FAYETTEVILLE — Less than 72 hours of the SEC handing the University of Arkansas one of the most brutal football schedules in league history Hunter Yurachek was on The Paul Finebaum Show discussing his thoughts on if there will be a college football season.
Yurachek who is Arkansas’ vice-chancellor and director of athletics, has repeatedly stated a desire for the college football season to be played this fall. At this time, the SEC is scheduled to begin practices on Monday, Aug. 17, and then kickoff the season on Saturday, Sept. 26.
But following the Mid-American Conference canceling the football season on Saturday due to COVID-19 and reports on Monday of the Big Ten doing the same thing probably to be followed by the Pac-12 on Tuesday the status of the SEC is now up in the air.
“I look forward to the day I can come on your show and talk about something that is exciting like student-athletes playing sports,” Yurachek said. “And what success they are having on and off the field.”
Finebaum talked about the numerous reports and asked Yurachek where the SEC is at today?
“We have a regularly scheduled call on Mondays just like we do most days now,” Yurachek said. “We’re continuing to proceed. We proceeding with caution, but we feel we have a really good plan that started back roughly two week’s ago when we announced a 10-game conference-only schedule.
“Early last week we released a practice schedule that pushed our practices back. Starting next Monday we get 20 hours a week for our student-athletes to help re-acclimate them to their sport of football. We released our medical protocols by way of our medical task force late last week. We/ve got a plan we want to continue to work that plan. We’re not gonna panic because another Power 5 conference may be making a different decision. In the Southeastern Conference, (Commissioner) Greg Sankey does an incredible job leading us. Part of his leadership in the past several months has been for us to be patient and take time in making decision. These are some really impactful decisions we’re having to make and there’s no need to rush into making those decisions.”
Yurachek is very aware of all the risks involved for athletes. He has a son who is a sophomore at Fayetteville High School, one who is a linebacker for the Razorbacks and another who is a grad assistant with the Hogs.
“I’m not a medical professional,” Yurachek said. “I like to say during this time I’m an AD not an MD. I lean heavily on our medical team here at the University of Arkansas as well as our SEC Medical Task Force. I believe they met and put together a pretty good plan for our student-athletes. A plan that we have technically been implementing since June 8.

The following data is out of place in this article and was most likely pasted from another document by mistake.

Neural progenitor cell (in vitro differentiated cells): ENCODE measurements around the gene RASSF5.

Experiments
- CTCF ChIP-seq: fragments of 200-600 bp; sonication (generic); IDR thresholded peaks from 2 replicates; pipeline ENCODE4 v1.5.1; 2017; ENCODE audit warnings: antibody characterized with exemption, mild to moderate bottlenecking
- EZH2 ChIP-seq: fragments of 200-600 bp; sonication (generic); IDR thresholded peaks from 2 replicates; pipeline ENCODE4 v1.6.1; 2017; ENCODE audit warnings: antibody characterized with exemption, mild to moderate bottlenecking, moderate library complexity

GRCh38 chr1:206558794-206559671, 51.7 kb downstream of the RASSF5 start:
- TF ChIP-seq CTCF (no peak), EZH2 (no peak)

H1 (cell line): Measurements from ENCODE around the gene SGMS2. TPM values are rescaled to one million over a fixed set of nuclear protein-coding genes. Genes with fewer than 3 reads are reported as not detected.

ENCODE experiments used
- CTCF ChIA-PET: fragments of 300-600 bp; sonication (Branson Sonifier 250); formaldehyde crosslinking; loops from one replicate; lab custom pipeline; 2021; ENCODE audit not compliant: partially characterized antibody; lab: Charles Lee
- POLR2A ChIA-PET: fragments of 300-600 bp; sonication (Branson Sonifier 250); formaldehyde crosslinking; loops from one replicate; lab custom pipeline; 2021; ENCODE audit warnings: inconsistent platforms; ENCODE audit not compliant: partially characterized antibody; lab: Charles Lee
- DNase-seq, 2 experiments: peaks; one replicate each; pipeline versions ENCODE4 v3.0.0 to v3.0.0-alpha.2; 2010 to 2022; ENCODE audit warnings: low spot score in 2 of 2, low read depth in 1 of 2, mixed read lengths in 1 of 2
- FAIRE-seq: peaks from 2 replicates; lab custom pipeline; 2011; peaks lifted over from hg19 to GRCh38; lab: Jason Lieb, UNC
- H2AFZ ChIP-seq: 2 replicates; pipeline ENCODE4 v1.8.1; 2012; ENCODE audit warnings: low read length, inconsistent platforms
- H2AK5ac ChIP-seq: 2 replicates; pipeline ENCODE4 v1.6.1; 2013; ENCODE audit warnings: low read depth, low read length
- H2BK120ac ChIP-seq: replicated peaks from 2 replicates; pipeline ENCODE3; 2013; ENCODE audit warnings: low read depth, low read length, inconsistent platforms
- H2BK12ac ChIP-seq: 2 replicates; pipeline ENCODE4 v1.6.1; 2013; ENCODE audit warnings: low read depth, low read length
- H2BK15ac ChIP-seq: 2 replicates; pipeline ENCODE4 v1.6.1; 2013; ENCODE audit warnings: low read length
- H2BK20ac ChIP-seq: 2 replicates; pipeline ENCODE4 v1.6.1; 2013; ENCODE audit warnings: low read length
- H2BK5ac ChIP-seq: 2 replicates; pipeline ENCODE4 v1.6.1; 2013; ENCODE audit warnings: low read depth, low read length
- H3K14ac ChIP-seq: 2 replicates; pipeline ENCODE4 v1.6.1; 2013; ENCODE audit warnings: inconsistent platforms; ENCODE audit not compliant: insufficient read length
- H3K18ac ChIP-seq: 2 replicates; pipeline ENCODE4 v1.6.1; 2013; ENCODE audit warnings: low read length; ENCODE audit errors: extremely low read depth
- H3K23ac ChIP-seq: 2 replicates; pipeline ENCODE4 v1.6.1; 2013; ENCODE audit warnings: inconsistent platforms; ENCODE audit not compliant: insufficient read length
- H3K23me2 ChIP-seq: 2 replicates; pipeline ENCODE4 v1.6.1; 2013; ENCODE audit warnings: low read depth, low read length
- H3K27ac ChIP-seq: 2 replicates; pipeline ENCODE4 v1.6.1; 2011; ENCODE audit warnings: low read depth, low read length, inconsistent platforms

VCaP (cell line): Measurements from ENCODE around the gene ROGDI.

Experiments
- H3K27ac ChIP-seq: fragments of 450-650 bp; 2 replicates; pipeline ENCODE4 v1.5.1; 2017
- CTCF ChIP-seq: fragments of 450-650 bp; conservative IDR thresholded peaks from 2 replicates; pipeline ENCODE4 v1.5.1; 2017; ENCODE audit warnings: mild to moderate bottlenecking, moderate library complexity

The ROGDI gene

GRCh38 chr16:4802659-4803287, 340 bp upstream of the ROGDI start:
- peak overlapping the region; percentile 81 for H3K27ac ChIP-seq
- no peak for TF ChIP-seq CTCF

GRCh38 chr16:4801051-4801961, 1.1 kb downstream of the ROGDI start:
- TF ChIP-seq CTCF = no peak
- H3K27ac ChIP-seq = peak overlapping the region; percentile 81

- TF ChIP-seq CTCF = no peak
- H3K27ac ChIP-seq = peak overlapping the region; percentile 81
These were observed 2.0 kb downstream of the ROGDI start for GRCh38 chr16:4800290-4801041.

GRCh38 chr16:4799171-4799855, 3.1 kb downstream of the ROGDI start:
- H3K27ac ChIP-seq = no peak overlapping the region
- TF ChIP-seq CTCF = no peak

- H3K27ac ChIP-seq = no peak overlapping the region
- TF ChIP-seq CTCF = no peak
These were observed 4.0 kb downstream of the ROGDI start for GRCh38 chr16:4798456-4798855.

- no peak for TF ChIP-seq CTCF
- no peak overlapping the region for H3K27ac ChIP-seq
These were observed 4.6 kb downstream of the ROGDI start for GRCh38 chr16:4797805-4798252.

“If you look at testing right now for our football program we have zero active cases and we have zero student-athletes currently quarantined on our campus. We’re ready to get started with practice next Monday. That can continue to change, but our student-athletes, Coach (Sam) Pittman and I meet with them on a regular basis. They want to play and not just in the sport of football, but that goes for women’s soccer and volleyball.
“My wife and I both feel comfortable with our sons participating based on what we know.”
Yurachek was very complimentary of the #WeWantToPlay group of players and their organization.
“The #WeWantToPlay is the right thing right now,” Yurachek said. “That could change in the next two or three weeks and I may change my opinion about that based on some additional information we may receive. I’m really proud of how the student-athletes nationally are coming out and expressing their opinion on this.”
Yurachek talked about where college football is if the Big Ten and Pac-12 both cancel the fall football season?
“It leaves college football in a really tough spot,” Yurachek said. “Early on I read some articles about the Spanish Flu of 1918. Back in 1918 and 1919 some schools played four or five games and some played seven, eight or nine games. I’m not sure they declared a national champion, but they played college football. Last year was the 150th anniversary of college football. College football has survived a number of things during the past 150 years and I truly believe college football in some way, shape or form can survive what we’re going through right now. It may survive without all the teams in the Power 5 or FBS participating, but college football will survive.”
Yurachek talked about how the SEC will hold together in an effort to have the football season.
“I think it’s great leadership from our conference office holding us together,” Yurachek said. “We don’t always agree on everything when in a meeting or on a Zoom call or whatever the case may be. We’re gathering as leaders of our 14 SEC institutions, but when we end that meeting we’re all on t he same page, all together and all believe we’ve made the right decisions for the health and well being of our student-athletes we each represent moving forward.
“And I credit Greg Sankey for keeping us on the same page as far as that goes. We don’t all agree and we represent 11 different states and we all have our own challenges with this virus within our own states and on our campuses. Greg has done a great job of keeping us all on the same page since March 11.”